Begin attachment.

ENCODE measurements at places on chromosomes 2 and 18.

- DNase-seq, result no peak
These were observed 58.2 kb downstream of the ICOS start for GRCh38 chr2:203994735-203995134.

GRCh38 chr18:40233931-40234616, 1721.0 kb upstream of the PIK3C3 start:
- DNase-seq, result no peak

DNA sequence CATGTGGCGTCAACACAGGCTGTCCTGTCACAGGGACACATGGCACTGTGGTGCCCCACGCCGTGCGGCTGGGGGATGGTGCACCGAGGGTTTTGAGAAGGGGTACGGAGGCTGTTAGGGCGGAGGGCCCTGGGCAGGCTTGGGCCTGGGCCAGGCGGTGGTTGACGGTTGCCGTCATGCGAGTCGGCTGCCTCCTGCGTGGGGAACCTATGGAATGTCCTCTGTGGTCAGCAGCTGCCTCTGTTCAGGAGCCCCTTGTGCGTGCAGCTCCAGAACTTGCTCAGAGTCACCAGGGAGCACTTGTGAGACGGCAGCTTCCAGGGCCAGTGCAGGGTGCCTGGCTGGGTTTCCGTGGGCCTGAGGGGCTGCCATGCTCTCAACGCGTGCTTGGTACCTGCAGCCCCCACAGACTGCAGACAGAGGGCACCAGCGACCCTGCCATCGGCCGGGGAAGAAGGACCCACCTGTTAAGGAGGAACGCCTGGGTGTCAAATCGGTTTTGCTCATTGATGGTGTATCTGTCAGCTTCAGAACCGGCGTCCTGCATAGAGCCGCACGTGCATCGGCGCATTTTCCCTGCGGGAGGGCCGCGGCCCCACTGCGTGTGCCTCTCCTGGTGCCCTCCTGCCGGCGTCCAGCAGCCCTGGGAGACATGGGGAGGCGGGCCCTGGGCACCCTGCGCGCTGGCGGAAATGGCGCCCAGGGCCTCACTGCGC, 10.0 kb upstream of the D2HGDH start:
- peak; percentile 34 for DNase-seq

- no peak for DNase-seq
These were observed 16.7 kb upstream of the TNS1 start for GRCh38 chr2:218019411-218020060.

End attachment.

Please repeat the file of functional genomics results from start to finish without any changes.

ENCODE measurements at places on chromosomes 2 and 18.

- DNase-seq, result no peak
These were observed 58.2 kb downstream of the ICOS start for GRCh38 chr2:203994735-203995134.

GRCh38 chr18:40233931-40234616, 1721.0 kb upstream of the PIK3C3 start:
- DNase-seq, result no peak

DNA sequence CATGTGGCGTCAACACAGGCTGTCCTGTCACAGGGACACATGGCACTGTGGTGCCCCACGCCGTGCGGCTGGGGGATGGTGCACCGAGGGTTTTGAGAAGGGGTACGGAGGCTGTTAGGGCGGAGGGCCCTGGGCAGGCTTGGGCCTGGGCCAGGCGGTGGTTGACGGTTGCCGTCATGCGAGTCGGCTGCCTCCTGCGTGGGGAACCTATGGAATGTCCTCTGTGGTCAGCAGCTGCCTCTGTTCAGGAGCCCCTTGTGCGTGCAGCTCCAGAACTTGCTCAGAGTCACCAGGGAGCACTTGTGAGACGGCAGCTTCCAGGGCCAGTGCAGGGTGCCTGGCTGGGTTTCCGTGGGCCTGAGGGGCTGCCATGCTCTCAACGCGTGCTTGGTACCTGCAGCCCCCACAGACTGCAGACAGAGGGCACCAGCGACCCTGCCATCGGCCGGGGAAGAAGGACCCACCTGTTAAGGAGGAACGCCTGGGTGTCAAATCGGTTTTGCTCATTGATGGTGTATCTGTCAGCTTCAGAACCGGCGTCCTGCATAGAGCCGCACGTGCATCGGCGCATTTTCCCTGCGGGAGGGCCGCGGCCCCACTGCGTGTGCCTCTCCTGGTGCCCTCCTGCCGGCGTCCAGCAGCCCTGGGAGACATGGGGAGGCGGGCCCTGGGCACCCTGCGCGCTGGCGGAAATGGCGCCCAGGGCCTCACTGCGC, 10.0 kb upstream of the D2HGDH start:
- peak; percentile 34 for DNase-seq

- no peak for DNase-seq
These were observed 16.7 kb upstream of the TNS1 start for GRCh38 chr2:218019411-218020060.